A Discussion of the Effects of Succinylcholine on Intracranial Pressure in Patients with Acute Brain Injury Requiring Rapid Sequence Intubation with or without Pretreatment with a Neuromuscular Blocking Agent- Dr. Alexander Le

Home / Respiratory / A Discussion of the Effects of Succinylcholine on Intracranial Pressure in Patients with Acute Brain Injury Requiring Rapid Sequence Intubation with or without Pretreatment with a Neuromuscular Blocking Agent- Dr. Alexander Le


Acute brain injuries (whether due to traumatic brain injury (TBI), spontaneous hemorrhage, or other cause) are a significant public health concern and major cause of morbidity and mortality worldwide. Patients with acute brain injuries frequently require mechanical ventilation, and emergent control of the airway is a time-sensitive, paramount step in management. Rapid sequence intubation (RSI) offers timely control of the airway while maintaining oxygenation and minimizing the risks of aspiration and hypercapnea. Of the choices of paralyzing agents used for RSI, succinylcholine (SCH) is widely favored due to its rapid onset and offset and consistency in achieving excellent intubating conditions.(10) In cases of acute brain injury, the use of SCH has been controversial as it has been implicated as a potential cause of increased intracranial pressure (ICP). This paper will briefly review the human evidence relating SCH to ICP, as well as the possibly mitigating practice of pretreating with a neuromuscular blocking agent prior to SCH.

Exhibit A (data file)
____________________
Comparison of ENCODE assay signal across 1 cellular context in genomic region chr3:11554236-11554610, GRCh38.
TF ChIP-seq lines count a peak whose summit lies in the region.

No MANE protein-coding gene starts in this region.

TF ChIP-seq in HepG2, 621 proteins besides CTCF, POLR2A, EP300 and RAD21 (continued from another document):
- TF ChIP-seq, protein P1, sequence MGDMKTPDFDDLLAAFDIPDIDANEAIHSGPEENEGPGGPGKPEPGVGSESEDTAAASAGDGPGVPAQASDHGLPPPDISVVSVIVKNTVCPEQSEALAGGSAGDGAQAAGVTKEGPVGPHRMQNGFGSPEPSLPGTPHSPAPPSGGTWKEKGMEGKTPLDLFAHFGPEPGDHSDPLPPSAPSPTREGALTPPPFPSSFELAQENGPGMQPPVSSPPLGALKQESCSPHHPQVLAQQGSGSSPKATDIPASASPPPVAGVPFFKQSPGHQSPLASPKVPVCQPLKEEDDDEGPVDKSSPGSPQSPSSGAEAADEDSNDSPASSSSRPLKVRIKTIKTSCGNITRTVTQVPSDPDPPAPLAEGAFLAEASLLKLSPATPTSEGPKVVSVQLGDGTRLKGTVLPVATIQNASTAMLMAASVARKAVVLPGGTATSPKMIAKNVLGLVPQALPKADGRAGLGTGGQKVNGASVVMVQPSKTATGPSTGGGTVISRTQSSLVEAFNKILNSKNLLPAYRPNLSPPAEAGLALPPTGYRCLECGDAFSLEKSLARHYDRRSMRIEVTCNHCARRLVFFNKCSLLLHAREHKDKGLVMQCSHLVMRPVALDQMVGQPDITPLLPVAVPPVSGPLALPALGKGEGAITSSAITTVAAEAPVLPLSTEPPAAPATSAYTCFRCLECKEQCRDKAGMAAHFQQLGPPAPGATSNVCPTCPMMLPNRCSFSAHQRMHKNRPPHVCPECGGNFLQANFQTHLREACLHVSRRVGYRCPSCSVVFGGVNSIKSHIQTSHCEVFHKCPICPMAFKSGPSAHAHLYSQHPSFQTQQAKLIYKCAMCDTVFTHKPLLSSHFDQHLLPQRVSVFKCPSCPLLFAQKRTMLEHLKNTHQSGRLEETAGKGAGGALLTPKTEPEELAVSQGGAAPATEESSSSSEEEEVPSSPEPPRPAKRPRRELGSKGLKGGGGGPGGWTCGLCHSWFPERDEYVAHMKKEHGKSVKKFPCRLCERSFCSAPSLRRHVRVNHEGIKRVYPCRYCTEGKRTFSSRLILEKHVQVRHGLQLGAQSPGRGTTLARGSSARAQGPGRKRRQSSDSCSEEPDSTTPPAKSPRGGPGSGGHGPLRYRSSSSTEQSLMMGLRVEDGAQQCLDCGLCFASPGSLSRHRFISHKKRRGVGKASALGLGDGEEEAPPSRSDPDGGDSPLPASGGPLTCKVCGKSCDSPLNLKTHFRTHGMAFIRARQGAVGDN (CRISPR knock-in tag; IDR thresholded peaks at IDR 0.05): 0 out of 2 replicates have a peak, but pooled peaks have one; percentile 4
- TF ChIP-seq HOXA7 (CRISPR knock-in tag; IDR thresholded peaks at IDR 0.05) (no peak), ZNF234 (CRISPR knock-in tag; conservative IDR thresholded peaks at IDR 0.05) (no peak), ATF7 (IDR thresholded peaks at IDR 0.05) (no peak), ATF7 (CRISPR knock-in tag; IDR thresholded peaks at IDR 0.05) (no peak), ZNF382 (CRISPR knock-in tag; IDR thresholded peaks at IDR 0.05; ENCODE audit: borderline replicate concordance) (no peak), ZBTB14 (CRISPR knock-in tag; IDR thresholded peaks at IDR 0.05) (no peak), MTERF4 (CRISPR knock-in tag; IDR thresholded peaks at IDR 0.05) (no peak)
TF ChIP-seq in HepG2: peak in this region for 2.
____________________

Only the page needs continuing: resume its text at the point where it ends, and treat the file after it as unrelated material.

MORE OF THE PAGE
A study by Minton et al is frequently cited as evidence that SCH increases ICP and a competitive neuromuscular blocker should be administered beforehand.(9) This study involved 19 patients with brain tumors undergoing elective surgery. The patients were intubated, mechanically ventilated, and anesthetized with thiopental before being given SCH alone and then SCH following a dose of vecuronium. Increases in ICP were observed with administration of SCH alone, but not when preceded by vecuronium. (The average ICP increased 4.9+2 mmHg) Of note, vecuronium was given at a full paralyzing dose (0.14 mg/kg), not the lower defasciculating dose. While this study suggests a significant rise in ICP secondary to SCH administration which is mitigated by pretreatment, it contained a small number of patients who served as their own controls and did not have acute brain injuries or undergo RSI. Furthermore, it used vecuronium at a full paralyzing dose rather than a defasciculating dose.